An old musician’s joke goes “there are three kinds of drummers in the world—those who can count and those who can’t.” But perhaps there is an even more global divide. Perhaps there are three kinds of people in the world—those who can drum and those who can’t.
Does the sound of someone smacking or popping their gum drive you crazy? Do you want to pull out your hair when you hear loud music upon entering a store or your children calling "mom" over and over again?
We’ve all heard about the alleged power of subliminal verbal messages in advertising. And many of us, no doubt, have found the idea of subliminal messages intriguing, if not scary. Whether they are single frames in a film, ads with hidden images or visual suggestions, the topic is worth a look.
You’re not imagining it, Morrisons really does play the best music in the country. We go 'Behind the Music', VH1-style, with retail's best algorithmic DJ. *Daft Punk used for illustrative purposes only*
For the second year, Billboard and Shazam teamed up with Clio Music to present three specially created charts that ranked the best uses of music in advertising over the past year. The top performing commercials on these charts were recognized at the 56th annual CLIO Awards honoring creativity in advertising on Wednesday.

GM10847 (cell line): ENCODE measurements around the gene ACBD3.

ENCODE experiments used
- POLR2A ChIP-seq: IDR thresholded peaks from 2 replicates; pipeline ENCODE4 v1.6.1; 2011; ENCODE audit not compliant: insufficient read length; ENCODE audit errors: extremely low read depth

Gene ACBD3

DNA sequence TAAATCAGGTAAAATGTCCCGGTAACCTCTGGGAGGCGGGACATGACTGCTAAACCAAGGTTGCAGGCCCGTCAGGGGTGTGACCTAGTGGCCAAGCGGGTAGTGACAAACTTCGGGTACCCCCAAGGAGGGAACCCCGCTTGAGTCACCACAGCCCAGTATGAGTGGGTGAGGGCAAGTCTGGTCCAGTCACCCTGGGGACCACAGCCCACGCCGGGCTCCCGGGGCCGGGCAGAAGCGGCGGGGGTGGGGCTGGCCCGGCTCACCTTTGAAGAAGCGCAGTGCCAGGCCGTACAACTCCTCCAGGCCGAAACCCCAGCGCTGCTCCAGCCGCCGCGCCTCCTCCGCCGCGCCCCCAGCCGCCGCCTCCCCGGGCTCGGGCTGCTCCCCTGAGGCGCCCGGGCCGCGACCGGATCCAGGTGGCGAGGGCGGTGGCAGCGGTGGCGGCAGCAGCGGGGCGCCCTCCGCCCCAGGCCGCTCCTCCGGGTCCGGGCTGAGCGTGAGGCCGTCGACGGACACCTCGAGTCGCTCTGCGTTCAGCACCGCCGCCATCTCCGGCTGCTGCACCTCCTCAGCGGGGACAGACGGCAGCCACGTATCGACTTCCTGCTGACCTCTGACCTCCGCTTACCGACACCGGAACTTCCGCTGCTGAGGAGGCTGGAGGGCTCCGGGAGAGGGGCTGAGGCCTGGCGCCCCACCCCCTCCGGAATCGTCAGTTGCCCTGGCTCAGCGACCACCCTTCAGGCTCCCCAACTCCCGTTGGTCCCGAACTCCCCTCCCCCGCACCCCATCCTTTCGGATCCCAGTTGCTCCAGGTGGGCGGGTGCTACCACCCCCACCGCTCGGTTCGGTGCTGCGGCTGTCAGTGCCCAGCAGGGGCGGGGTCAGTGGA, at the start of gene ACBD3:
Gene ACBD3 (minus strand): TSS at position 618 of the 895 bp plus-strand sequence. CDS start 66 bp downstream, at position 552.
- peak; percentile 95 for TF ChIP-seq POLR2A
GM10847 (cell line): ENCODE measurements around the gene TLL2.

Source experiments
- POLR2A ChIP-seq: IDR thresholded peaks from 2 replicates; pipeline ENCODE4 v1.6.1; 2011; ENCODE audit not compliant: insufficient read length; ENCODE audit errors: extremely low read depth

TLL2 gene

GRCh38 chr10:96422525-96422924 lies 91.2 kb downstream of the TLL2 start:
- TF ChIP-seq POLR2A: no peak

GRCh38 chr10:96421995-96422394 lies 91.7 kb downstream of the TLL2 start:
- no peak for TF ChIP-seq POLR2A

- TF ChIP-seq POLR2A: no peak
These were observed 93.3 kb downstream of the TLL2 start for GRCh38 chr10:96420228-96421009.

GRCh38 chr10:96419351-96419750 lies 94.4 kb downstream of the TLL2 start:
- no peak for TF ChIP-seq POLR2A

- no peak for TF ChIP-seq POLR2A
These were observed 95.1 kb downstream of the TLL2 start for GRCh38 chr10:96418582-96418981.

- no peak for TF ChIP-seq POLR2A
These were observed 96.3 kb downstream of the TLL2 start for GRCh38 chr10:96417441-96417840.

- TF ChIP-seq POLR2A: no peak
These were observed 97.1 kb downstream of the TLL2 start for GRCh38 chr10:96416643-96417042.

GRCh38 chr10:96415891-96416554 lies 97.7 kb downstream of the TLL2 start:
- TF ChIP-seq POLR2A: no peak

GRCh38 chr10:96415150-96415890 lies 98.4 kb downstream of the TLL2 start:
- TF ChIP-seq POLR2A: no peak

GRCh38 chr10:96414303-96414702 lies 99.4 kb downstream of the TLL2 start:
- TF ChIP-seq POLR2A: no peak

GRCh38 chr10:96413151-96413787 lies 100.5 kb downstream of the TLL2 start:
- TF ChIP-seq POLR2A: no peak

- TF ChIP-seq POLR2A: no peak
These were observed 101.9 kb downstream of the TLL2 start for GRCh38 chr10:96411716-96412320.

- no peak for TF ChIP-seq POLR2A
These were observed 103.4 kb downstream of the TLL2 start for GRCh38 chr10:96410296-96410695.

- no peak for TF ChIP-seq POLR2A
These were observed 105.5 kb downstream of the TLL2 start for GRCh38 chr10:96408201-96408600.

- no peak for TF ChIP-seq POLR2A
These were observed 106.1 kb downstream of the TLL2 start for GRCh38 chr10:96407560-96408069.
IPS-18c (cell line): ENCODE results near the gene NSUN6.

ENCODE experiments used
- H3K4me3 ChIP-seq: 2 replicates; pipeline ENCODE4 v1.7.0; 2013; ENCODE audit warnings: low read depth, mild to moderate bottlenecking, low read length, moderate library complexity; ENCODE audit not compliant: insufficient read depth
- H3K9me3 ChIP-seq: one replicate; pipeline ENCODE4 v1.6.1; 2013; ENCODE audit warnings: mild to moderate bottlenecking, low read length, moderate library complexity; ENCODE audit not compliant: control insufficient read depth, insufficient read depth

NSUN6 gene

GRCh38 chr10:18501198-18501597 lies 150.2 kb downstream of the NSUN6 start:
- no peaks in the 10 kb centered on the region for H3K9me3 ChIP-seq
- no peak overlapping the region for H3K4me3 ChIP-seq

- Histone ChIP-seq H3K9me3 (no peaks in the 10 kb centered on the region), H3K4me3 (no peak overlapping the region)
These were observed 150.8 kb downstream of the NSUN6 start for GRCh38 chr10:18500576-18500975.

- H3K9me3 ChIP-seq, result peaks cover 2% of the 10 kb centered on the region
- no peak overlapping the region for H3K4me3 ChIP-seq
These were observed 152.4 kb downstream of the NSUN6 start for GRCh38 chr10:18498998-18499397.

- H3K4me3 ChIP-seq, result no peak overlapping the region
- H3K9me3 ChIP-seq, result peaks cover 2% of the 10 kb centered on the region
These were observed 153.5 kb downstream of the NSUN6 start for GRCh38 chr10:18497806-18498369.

There's an actual scientific reason why the memory of the first time I heard The Clash has stayed so vividly with me. Think about the emotions and impulses that certain sounds have elicited in you throughout the years. Because it's time for you to ask yourselves "What's my sound strategy?"
Wait just a few minutes at any SNCF railway station in France and you will hear every announcement begin with an instantly recognisable four-note jingle sung by a female voice and usually described by English speakers as doo-doo-doo-doo’, though SNCF prefers ‘Ta-ta-ta-la’. So catchy is this jingle that Pink Floyd guitarist David Gilmour used a sample in his song Rattle that Lock.
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